The absence of appropriate legislation to regulate short-term rentals could prove problematic ("Govt to seek views on home rentals for short term"; Feb 13).
First, such unauthorised rentals go against the ethos of residential properties, which is to provide housing on a long-term basis.
Low-cost accommodation for travellers is, and should remain, the purview of accredited hotels, backpackers' lodgings and the like.
Homeowners should not take it upon themselves to assume the role of hotelier without the required licence and purpose-built premises.
Second, sanctioning short-term rentals severely threatens the security, privacy and comfort of other residents.
Services like Airbnb do not have measures to screen prospective tenants, and renters are not obliged to monitor the behaviour of their guests. This engenders a considerable amount of risk.
That 608 complaints have been received by the Urban Redevelopment Authority is dire enough. Even then, it may not represent the full extent of the problem, since many disputes and incidents go unreported.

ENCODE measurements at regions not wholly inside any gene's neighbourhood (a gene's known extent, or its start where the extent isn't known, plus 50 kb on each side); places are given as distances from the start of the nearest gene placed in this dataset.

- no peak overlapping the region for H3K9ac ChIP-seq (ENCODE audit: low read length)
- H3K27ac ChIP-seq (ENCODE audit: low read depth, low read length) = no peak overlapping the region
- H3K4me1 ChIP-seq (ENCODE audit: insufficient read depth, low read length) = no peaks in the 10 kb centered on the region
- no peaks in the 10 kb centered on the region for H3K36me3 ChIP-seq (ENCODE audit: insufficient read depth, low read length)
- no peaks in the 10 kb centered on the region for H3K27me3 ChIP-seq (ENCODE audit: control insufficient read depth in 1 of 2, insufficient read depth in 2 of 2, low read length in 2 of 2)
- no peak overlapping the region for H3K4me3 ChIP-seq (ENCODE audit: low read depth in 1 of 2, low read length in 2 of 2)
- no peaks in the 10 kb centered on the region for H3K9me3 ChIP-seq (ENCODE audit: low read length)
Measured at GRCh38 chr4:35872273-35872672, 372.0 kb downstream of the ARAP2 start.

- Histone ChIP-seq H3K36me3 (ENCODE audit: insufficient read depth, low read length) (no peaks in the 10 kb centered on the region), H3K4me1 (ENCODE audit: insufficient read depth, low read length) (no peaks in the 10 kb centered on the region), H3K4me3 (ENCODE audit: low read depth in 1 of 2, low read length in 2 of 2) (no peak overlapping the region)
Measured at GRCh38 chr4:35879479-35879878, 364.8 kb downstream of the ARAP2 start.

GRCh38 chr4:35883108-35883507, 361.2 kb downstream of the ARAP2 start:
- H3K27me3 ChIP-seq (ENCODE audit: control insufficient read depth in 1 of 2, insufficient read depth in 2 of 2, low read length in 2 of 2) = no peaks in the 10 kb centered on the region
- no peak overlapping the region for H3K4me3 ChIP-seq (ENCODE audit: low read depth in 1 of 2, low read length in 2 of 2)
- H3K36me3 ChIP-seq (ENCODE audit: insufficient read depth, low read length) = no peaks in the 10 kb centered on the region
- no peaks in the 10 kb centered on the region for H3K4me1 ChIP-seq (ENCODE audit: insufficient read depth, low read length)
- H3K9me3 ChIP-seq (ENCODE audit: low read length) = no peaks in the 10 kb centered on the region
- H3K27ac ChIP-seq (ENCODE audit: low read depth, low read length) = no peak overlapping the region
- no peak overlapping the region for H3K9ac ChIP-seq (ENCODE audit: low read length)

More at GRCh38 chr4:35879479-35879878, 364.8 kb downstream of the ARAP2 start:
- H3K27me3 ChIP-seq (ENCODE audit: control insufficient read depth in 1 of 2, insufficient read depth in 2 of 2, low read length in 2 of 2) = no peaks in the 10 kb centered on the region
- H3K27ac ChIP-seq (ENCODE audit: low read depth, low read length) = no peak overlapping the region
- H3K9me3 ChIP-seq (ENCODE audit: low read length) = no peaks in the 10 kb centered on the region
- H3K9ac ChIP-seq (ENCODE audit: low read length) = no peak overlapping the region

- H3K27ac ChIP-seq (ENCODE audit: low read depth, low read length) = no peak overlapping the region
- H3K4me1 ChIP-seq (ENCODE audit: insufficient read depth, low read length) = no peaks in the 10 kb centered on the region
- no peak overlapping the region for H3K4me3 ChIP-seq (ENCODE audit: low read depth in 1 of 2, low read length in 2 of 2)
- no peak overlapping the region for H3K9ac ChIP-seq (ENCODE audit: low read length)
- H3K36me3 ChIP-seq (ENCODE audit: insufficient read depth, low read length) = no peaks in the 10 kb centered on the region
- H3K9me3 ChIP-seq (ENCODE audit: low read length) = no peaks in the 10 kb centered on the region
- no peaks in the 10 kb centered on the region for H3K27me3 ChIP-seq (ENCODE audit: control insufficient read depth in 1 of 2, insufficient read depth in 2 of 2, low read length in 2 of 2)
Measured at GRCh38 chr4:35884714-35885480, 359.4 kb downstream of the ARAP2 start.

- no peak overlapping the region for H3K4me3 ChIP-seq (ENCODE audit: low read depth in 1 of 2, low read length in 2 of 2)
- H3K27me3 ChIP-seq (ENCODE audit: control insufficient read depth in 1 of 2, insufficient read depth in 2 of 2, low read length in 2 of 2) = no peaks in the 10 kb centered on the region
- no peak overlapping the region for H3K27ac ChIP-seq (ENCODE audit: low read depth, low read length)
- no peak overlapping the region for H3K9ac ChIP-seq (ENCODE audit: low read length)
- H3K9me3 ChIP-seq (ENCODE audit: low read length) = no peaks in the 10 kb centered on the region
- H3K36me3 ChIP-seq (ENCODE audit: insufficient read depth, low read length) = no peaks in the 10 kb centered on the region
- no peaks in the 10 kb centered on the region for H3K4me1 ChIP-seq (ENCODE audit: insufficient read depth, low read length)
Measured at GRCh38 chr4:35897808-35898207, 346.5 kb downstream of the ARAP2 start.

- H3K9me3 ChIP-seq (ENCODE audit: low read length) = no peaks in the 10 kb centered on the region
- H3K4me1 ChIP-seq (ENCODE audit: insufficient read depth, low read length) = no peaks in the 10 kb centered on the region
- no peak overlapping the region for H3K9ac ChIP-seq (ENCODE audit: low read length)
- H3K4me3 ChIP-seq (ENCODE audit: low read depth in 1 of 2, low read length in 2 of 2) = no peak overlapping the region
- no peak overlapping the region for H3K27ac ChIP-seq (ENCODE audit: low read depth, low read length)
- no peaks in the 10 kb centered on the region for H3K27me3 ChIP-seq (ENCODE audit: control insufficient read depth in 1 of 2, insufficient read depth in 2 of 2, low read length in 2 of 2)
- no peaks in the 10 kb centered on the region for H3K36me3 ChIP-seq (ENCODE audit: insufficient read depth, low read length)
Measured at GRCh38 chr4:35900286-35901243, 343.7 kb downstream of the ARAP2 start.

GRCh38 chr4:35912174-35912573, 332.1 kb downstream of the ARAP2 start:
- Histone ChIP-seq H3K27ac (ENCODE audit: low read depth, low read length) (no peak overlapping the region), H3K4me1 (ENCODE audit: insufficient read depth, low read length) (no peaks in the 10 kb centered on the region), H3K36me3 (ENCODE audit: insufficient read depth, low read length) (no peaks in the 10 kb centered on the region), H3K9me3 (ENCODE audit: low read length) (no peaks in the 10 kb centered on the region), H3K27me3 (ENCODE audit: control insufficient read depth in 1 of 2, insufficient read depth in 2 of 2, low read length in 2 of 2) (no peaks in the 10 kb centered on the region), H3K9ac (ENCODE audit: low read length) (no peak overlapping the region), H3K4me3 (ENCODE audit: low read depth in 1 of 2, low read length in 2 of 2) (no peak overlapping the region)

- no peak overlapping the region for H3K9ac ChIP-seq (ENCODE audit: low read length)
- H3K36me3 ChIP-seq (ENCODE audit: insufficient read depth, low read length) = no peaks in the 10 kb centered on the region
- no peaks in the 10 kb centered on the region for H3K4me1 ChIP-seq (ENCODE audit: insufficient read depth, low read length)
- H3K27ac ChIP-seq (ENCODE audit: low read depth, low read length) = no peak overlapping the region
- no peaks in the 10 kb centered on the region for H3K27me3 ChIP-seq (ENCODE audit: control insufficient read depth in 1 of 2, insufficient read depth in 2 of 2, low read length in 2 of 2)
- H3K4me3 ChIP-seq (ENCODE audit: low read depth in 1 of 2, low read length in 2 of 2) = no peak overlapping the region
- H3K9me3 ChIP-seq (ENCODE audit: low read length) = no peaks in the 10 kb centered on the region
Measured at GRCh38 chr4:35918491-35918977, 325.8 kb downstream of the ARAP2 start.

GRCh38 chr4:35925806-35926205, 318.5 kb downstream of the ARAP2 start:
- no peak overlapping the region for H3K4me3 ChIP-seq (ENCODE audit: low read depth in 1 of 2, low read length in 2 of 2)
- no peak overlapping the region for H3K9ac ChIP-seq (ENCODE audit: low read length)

Third, it is logically inconsistent to selectively allow the commercial use of some categories of homes, while excluding other types.
A house, by any name, is still a residence, and the specific classification of a unit has little relevance to the impact such activities have on neighbours.
Attempts to limit the permissible rental period do not tackle the root cause of these negative externalities.
Outright prohibition would be difficult to enforce, and would merely drive short-term rentals under the radar.
Hence, it is necessary to introduce stringent oversight by the authorities, via a strict but accessible legal framework.
Paul Chan Poh Hoi